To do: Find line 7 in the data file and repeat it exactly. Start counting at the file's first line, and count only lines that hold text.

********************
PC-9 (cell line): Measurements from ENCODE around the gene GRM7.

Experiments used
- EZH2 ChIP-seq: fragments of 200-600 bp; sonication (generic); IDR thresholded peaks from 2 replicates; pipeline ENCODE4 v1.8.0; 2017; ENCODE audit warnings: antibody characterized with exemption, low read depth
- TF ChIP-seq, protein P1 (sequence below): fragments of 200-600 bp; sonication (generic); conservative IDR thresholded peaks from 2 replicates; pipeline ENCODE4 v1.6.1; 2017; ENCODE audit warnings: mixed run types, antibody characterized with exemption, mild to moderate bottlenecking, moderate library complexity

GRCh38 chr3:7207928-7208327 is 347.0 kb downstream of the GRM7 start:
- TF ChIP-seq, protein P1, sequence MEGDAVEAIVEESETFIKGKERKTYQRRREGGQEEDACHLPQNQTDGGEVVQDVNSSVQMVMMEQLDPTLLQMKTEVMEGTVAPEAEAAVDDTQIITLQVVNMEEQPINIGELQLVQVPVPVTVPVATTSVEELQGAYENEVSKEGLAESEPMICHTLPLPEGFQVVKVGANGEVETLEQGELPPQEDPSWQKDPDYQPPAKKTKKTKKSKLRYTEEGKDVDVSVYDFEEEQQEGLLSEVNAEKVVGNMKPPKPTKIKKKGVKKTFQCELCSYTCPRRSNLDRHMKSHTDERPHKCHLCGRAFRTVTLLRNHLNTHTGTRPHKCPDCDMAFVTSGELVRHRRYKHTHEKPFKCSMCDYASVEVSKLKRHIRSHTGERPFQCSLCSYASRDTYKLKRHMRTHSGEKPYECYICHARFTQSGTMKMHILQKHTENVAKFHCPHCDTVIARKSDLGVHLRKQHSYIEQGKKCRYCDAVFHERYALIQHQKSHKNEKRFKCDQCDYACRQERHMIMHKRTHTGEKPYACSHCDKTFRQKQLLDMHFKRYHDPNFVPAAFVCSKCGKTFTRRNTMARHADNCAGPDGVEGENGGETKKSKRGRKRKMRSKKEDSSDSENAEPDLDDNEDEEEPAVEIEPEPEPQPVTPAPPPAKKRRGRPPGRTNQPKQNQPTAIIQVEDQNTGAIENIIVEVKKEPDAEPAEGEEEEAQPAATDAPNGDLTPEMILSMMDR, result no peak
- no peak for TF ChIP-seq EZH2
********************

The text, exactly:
- no peak for TF ChIP-seq EZH2